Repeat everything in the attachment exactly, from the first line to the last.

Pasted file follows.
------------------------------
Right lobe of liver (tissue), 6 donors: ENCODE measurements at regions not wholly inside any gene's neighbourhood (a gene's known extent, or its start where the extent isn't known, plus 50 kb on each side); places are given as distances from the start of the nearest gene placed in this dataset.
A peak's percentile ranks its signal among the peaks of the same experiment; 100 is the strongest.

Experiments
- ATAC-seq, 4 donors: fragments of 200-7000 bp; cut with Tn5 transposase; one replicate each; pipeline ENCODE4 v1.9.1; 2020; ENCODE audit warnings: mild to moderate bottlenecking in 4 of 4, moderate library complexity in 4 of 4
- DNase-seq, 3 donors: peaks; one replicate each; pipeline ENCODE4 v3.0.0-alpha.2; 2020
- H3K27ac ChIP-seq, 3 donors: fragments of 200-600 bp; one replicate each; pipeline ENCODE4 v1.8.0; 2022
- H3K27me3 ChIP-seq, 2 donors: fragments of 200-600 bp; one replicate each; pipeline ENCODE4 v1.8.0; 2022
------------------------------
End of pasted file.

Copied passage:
Right lobe of liver (tissue), 6 donors: ENCODE measurements at regions not wholly inside any gene's neighbourhood (a gene's known extent, or its start where the extent isn't known, plus 50 kb on each side); places are given as distances from the start of the nearest gene placed in this dataset.
A peak's percentile ranks its signal among the peaks of the same experiment; 100 is the strongest.

Experiments
- ATAC-seq, 4 donors: fragments of 200-7000 bp; cut with Tn5 transposase; one replicate each; pipeline ENCODE4 v1.9.1; 2020; ENCODE audit warnings: mild to moderate bottlenecking in 4 of 4, moderate library complexity in 4 of 4
- DNase-seq, 3 donors: peaks; one replicate each; pipeline ENCODE4 v3.0.0-alpha.2; 2020
- H3K27ac ChIP-seq, 3 donors: fragments of 200-600 bp; one replicate each; pipeline ENCODE4 v1.8.0; 2022
- H3K27me3 ChIP-seq, 2 donors: fragments of 200-600 bp; one replicate each; pipeline ENCODE4 v1.8.0; 2022